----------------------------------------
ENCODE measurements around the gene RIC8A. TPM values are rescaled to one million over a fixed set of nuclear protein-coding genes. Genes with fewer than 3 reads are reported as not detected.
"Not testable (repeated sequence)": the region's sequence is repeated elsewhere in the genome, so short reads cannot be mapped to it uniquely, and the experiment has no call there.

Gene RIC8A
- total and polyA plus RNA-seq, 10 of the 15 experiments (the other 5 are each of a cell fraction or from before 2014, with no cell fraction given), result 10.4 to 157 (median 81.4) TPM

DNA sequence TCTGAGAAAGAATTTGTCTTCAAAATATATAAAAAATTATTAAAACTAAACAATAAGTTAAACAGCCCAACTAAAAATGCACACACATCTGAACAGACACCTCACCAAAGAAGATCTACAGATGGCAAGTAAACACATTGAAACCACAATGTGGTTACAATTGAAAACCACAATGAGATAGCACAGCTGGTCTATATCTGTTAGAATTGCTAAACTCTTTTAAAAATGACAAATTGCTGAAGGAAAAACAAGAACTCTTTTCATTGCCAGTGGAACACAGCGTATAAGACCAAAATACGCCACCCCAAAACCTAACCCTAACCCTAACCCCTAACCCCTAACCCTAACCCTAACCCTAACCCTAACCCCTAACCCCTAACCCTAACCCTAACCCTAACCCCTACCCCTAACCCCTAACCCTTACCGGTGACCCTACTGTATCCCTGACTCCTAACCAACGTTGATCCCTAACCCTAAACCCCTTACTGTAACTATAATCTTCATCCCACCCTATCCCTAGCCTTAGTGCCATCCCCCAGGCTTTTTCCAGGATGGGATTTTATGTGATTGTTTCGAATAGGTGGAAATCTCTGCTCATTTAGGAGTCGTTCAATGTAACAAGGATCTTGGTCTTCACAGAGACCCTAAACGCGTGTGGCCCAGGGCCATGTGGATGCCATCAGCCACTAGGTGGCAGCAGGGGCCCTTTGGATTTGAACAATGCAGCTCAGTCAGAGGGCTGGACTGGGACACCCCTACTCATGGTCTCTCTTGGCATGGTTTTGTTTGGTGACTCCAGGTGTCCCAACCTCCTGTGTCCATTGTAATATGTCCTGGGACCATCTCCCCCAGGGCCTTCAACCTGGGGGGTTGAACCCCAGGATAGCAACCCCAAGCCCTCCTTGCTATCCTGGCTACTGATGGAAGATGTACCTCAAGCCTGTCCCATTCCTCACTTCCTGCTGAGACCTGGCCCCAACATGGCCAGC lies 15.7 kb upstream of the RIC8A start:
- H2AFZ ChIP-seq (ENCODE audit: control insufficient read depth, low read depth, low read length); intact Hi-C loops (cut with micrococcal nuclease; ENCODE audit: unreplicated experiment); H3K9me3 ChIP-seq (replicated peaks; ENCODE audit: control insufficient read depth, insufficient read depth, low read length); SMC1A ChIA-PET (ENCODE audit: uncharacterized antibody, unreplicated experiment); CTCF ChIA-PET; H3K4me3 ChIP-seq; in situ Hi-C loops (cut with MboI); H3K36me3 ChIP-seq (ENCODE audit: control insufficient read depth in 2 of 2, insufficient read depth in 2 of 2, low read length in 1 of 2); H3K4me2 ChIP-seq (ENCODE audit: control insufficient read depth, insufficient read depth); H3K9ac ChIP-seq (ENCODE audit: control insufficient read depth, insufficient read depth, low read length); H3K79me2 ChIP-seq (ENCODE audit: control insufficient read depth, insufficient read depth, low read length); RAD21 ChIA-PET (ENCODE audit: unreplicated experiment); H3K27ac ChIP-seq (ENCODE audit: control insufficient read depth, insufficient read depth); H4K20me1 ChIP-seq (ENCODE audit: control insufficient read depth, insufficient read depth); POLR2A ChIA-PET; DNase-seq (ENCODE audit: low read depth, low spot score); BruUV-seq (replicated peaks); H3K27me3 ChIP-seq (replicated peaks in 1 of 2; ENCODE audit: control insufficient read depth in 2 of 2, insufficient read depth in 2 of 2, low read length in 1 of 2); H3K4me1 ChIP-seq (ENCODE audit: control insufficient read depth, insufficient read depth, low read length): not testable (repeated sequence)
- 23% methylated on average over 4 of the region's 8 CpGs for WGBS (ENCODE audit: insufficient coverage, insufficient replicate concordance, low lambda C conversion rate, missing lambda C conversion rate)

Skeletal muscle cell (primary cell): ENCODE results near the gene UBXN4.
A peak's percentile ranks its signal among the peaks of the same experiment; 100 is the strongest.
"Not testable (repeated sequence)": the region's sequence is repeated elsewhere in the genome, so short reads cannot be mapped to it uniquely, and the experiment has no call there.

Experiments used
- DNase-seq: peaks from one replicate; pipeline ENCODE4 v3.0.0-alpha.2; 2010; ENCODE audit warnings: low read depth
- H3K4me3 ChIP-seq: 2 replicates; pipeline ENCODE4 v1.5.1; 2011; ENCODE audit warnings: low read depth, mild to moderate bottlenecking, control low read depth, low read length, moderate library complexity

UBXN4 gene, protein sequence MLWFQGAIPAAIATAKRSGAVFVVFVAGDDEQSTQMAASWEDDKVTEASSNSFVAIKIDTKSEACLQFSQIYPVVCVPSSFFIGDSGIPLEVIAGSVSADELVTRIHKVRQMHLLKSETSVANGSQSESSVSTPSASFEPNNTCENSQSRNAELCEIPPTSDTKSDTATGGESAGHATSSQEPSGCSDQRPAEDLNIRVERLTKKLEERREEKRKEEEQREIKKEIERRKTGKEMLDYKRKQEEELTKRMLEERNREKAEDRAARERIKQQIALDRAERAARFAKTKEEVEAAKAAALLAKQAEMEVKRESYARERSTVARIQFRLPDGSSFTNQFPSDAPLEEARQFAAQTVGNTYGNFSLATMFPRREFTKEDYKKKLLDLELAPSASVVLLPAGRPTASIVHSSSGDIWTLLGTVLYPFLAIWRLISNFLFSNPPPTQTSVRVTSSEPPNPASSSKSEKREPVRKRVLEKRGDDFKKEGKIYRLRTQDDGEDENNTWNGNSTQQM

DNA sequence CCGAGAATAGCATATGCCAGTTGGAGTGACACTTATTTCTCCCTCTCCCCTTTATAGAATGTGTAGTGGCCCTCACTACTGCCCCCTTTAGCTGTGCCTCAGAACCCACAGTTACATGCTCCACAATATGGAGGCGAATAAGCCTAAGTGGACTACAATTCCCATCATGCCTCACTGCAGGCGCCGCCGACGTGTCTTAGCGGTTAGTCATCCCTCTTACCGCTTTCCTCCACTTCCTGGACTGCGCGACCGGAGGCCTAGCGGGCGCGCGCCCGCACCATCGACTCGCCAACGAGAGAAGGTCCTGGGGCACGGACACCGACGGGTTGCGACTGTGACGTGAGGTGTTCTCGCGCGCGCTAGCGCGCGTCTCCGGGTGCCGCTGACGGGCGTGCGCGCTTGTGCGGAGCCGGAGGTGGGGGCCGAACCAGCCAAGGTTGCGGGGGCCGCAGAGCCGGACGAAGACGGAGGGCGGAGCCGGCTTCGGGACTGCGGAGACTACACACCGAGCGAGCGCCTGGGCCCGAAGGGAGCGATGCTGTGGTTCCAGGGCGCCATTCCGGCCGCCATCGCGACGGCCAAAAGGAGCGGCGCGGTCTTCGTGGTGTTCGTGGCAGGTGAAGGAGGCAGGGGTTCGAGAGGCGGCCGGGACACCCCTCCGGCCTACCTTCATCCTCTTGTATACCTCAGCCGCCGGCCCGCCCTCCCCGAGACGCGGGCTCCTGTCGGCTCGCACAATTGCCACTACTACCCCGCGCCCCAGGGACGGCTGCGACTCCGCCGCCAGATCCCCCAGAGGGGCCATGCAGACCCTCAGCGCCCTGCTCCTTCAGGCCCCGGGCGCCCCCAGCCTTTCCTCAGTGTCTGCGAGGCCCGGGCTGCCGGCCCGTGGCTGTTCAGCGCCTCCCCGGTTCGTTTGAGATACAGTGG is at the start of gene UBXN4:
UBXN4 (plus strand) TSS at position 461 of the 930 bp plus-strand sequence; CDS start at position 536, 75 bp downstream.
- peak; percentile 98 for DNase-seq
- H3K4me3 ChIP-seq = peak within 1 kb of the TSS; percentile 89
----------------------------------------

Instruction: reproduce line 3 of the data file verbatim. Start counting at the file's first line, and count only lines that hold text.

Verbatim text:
Gene RIC8A